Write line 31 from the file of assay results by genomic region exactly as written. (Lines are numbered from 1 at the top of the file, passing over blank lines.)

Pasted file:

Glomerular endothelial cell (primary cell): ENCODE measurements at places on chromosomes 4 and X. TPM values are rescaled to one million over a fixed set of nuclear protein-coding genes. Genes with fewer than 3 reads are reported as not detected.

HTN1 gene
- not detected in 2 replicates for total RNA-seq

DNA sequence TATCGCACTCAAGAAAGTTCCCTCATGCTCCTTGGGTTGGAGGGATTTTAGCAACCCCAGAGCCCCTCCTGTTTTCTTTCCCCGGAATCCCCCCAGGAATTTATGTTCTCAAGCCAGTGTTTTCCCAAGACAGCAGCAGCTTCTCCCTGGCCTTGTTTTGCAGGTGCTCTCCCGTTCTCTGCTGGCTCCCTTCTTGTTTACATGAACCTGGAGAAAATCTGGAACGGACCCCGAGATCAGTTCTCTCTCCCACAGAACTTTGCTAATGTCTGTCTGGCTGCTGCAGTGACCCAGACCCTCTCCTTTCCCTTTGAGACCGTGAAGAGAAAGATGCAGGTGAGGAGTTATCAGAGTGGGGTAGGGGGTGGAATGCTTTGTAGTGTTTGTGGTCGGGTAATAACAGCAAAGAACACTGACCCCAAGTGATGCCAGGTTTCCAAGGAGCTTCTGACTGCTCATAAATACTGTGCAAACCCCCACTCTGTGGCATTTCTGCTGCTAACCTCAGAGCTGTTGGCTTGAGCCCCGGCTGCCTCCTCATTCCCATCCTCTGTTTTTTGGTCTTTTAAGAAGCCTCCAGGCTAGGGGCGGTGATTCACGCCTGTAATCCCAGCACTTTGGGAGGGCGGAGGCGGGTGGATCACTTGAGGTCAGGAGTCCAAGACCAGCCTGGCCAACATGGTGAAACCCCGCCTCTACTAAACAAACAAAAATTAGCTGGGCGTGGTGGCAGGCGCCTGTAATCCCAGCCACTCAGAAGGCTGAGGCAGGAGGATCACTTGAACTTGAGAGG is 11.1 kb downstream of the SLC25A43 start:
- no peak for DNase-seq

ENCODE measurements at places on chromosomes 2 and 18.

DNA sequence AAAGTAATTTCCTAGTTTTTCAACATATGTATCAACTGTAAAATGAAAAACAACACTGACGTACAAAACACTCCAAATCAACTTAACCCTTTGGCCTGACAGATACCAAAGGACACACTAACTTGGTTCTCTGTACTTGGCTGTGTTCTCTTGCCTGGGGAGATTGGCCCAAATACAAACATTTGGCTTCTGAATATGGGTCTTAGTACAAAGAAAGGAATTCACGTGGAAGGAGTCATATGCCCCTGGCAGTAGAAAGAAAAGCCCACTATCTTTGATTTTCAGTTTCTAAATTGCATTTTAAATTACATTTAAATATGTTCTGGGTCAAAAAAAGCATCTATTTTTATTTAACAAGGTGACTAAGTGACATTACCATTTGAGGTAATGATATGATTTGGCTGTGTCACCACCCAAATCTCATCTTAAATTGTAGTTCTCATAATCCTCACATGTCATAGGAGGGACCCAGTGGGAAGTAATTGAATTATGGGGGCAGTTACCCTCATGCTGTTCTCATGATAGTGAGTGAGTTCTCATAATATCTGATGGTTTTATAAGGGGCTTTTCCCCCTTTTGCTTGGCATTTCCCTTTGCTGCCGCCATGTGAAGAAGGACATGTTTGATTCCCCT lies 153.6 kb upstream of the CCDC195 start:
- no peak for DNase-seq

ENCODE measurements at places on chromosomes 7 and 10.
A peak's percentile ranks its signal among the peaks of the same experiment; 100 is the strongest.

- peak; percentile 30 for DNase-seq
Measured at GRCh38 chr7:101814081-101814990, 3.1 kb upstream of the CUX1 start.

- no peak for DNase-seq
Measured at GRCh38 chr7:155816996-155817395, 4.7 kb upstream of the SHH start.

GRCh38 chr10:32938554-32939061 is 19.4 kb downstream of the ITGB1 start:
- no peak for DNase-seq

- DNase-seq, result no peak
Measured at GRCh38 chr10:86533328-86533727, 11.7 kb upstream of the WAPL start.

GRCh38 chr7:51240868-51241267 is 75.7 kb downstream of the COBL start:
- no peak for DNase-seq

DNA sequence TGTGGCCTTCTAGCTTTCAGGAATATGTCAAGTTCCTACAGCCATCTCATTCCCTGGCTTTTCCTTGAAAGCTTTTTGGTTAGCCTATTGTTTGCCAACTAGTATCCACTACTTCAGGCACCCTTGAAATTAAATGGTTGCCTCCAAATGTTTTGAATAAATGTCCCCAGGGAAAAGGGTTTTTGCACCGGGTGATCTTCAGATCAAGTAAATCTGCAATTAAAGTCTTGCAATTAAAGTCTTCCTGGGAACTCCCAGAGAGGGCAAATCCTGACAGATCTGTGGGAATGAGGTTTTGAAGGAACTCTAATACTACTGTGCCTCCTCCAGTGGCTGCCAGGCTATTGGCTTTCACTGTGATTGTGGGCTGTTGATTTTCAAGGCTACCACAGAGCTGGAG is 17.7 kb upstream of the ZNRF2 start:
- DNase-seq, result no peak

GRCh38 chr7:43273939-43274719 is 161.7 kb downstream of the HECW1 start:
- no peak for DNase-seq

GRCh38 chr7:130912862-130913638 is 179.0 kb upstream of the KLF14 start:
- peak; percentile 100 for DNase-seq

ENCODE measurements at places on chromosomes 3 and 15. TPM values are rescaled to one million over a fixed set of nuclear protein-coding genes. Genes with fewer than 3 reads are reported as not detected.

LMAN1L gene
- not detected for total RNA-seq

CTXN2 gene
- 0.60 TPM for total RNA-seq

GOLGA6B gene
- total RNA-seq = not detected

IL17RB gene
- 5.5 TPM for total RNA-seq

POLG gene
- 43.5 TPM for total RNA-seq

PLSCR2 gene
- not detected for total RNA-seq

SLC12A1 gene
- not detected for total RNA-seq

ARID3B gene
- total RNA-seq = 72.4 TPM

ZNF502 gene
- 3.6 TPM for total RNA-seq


- 0.60 TPM for total RNA-seq